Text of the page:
Apparently the plant has an affinity for arsenic (the atevi might think it a nice trait)—and sucks it up where available. Now, the US set acceptable arsenic levels in drinking water. But—you take to raising rice on certain ground, and apparently it will do as rice does. Since there is no US standard for arsenic levels in food (does that seem rather a curious omission?) the possibility that certain locales, especially orchards converted to rice culture (arsenic was in certain pesticides acceptable on fruit)—can create a problem. We lived, in Oklahoma, near a town that had the acceptable level of arsenic in its water, due to its natural occurence in the soil. But…if you live there AND eat a lot of rice—you get the regulated amount in your water, and stack atop it the non-regulated amount in your food choice—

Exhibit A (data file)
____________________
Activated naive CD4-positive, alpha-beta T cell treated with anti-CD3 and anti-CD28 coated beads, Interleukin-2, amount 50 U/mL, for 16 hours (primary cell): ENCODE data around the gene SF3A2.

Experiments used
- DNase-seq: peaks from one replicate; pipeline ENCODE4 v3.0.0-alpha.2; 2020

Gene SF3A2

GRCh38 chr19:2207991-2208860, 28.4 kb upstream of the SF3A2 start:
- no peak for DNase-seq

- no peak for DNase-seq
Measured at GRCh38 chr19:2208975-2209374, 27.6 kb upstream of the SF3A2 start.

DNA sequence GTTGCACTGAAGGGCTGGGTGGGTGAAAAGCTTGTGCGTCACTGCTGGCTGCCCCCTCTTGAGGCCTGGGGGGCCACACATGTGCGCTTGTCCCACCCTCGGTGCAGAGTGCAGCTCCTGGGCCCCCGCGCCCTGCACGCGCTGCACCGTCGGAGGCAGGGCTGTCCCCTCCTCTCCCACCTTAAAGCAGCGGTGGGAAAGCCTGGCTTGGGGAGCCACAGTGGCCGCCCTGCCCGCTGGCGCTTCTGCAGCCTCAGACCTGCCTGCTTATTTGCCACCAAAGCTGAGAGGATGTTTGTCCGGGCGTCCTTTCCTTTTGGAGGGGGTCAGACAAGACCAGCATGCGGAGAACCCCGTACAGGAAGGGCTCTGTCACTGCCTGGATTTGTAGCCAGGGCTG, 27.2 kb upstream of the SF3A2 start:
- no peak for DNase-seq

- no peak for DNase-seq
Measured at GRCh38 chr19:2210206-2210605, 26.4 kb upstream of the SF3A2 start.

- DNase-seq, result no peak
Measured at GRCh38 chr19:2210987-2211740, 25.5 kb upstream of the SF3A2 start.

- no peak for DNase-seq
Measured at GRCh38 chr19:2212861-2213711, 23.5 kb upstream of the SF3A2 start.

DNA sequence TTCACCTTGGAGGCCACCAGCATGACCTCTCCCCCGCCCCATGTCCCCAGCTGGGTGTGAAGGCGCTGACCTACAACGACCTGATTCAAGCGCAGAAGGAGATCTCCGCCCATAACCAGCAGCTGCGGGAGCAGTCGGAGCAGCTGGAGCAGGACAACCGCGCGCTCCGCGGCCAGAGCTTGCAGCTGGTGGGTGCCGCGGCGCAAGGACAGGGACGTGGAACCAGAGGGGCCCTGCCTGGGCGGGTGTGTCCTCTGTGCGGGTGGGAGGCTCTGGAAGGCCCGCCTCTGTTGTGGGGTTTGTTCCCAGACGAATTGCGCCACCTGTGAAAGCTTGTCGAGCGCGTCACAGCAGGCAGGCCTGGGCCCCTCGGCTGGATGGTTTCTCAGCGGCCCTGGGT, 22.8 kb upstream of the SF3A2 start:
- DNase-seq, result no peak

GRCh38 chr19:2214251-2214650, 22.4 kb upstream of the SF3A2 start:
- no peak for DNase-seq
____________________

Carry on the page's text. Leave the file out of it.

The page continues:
So…while I am not alarmist re warnngs about this and that, the rather gaping hole in foodstuffs regulation does argue that somebody, sooner or later, should conduct some tests.
The good news is, the longer rice is grown in a locale, the more it sucks out of the dirt, the poorer the dirt will become, so where rice has been grown for a long time, it should be quite safe. It seems rather like what we do in marine tanks, when you get a lot of hair algae—due to the phosphate that comes in on rock and sand; so you grow another sort of algae in an attached tank, and as it grows, and you tear up bits of it and toss it out (or give it to another hobbyist) away goes the phosphate, and with it the curse of hair algae. OR you can simply run the water through iron filings, and it binds the phosphate. I wonder what binds arsenic—and if it would be a similarly simple fix….
Meanwhile, we are watching the origin label, and going for old fields. If, that is, they haven’t put the rice paddy over something as bad, eh?
I say enjoy the dinner and if nobody drops over, it was good.